With these factors in mind, the super-resolution core mentors and team of researchers got to work, supported by Intel AI mentors Sairam Sundaresan and Santiago Miret and mentors from Google Cloud, element.ai and Lockheed Martin.
Using Startup Sprints to Generate Insights
The team needed a way to capture a diverse set of opinions and ideas while reducing arguments and conflicts - with experts are spread across the world. They chose the Sprint methodology to address the shortcomings of traditional brainstorming sessions. By using focused and timed sessions with clearly defined objectives and silent debates, a stronger consensus was formed within the core team and stakeholders. This method reduced the noise and distractions often found in brainstorming sessions, while highlighting underlying commonalities and insights.
In less than a week’s time, the group brainstormed potential solutions, selected which ones to pursue, and navigated team and mentor dynamics. Experts in the fields of heliophysics, space instruments, and deep learning were also available to provide insights and help map out problems and possible solutions. One of the major insights from the Sprint was to move away from a “traditional” start-to-finish project plan and adopt a pipeline framework, so that each segment of the solution could be modularized and improved upon as the challenge progressed.
Figure 5: The Sprint process in action
After the Sprint: Building from A Strong Foundation
Intel AI mentors continued to provide remote support to the team as the project progressed, including training on fast.ai, a PyTorch-based deep learning library, the application of superresolution techniques that can be trained in minutes and deliver state-of-the-art performance, and insights into using registration techniques to reduce hallucinations in upsampled super resolution maps. Intel mentor Sairam Sundaresan also emphasized the importance of having a physics-based component in the loss function of the upsampled images, to enforce functional as well as aesthetic consistency. With thorough experimentation and iterative research, the team converged on using HighResNet, a state of the art deep network for super-resolution. The network was adapted to convert magnetograms from a source survey while preserving the features and systematics of the target survey. Figure 5 shows a sample result of a cross-instrument conversion by taking a magnetogram produced by the GONG instrument and converting it to one that would be produced by the HMI instrument. The GONG magnetogram is on the left and the converted HMI representation of the same magnetogram is on the right.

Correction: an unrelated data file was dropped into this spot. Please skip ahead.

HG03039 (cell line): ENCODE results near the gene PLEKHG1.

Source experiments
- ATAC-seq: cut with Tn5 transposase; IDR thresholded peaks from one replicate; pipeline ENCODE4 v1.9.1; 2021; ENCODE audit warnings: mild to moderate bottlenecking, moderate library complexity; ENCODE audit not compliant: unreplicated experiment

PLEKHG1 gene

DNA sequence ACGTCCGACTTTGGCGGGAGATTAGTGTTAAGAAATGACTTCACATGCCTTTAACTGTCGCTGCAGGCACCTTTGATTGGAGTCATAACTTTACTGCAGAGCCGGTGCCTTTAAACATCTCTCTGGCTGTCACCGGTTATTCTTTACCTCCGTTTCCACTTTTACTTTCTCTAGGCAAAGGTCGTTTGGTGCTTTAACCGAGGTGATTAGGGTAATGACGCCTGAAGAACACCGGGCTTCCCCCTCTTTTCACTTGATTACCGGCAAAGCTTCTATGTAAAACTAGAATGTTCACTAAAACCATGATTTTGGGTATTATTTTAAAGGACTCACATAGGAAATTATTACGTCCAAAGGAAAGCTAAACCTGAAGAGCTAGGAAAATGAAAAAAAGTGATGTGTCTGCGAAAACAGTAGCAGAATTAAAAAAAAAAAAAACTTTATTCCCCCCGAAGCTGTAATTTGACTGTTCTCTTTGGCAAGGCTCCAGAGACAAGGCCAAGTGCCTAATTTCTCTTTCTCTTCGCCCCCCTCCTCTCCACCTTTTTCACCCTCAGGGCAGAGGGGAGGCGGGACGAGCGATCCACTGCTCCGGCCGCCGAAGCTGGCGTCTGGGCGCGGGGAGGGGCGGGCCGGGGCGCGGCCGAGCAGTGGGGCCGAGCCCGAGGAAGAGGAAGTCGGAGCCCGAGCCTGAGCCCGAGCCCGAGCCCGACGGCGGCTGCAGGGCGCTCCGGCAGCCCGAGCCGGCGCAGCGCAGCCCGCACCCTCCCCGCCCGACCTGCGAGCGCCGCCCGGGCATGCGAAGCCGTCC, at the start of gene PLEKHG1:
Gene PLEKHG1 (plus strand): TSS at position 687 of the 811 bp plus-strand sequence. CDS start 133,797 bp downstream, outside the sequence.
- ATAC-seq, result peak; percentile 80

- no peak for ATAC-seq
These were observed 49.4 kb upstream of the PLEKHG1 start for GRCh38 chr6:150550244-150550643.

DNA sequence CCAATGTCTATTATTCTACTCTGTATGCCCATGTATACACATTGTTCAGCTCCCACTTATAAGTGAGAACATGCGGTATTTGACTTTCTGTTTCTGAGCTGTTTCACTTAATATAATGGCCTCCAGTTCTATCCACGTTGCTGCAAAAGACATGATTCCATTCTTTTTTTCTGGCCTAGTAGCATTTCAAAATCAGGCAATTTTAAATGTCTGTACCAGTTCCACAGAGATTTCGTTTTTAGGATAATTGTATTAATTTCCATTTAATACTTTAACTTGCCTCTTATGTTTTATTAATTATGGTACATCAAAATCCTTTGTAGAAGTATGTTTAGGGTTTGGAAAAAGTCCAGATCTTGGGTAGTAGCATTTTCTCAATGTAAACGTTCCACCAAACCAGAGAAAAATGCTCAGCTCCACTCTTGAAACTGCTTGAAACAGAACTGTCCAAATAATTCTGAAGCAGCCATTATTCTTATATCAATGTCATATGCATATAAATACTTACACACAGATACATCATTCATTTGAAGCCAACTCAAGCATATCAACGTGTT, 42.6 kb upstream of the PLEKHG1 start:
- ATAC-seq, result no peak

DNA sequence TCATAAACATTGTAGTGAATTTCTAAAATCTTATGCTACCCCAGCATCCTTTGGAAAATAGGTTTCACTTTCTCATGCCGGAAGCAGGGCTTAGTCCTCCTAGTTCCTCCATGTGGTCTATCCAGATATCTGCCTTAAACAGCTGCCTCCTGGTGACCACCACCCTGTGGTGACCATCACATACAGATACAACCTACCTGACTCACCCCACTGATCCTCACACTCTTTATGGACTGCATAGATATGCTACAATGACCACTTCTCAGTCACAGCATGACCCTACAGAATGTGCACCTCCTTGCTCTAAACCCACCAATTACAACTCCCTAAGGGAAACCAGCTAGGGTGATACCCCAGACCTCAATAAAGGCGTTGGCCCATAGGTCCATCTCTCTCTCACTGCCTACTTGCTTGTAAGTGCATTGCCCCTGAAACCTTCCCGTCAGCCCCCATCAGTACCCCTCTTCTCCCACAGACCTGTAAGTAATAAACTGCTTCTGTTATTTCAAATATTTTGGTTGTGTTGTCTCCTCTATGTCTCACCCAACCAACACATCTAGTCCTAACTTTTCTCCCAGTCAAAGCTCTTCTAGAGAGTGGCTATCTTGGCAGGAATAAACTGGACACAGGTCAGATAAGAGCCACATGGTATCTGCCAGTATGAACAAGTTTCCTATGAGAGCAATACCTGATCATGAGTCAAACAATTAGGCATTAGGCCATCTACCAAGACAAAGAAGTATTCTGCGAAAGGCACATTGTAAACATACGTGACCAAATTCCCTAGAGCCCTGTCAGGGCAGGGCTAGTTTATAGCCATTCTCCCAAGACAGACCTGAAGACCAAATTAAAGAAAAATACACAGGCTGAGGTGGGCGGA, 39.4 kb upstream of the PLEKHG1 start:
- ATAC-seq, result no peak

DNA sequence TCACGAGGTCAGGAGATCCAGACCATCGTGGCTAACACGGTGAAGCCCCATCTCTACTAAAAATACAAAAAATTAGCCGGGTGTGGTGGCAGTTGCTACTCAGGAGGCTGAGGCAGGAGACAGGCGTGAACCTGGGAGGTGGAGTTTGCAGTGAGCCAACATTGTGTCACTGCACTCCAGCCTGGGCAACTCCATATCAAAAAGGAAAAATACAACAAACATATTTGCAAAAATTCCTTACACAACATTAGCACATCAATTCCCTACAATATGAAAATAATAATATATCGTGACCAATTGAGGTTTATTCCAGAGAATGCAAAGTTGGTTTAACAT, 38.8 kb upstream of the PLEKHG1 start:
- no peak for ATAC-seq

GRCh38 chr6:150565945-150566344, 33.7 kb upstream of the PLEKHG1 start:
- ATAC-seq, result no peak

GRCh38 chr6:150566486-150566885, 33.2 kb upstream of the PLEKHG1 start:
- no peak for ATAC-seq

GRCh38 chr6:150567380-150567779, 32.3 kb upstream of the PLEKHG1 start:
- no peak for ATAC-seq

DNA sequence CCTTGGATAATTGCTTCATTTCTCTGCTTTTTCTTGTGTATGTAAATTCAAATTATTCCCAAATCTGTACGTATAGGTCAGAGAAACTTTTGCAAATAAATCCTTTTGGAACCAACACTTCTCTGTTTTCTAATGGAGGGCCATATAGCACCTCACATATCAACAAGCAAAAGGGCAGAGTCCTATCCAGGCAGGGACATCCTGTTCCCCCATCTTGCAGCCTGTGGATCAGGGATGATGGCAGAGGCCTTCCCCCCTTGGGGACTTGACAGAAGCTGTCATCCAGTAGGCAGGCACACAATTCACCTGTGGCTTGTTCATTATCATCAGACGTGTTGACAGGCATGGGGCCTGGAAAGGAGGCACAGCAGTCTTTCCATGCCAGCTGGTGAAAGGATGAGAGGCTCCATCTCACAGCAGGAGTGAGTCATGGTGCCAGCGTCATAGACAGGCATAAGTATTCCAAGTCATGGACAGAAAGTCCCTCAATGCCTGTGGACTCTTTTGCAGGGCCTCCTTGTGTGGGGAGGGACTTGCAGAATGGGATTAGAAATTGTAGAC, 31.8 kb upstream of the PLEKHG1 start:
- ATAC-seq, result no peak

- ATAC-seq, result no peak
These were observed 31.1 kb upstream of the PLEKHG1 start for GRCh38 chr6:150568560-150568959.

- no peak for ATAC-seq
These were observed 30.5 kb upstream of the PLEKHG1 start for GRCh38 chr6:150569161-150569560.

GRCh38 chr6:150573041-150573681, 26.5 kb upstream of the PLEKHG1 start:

Overall, the NASA FDL challenge was a great opportunity for Intel AI researchers and data scientists to get involved in multi-disciplinary projects that apply deep learning techniques to problems in space science. Throughout the process, Intel AI mentors got to interact with experts from other fields and exchange knowledge in a way that fostered collaboration between scientists and industry experts. For both Santiago and Sairam, this was an eye opening experience that highlights the power of cross disciplinary teams in tackling some of the most challenging problems in the world today. You can view the final presentation by the team here and we invite you to follow Intel AI and NASA FDL on Twitter for more updates - including how to be a part of next year’s challenge.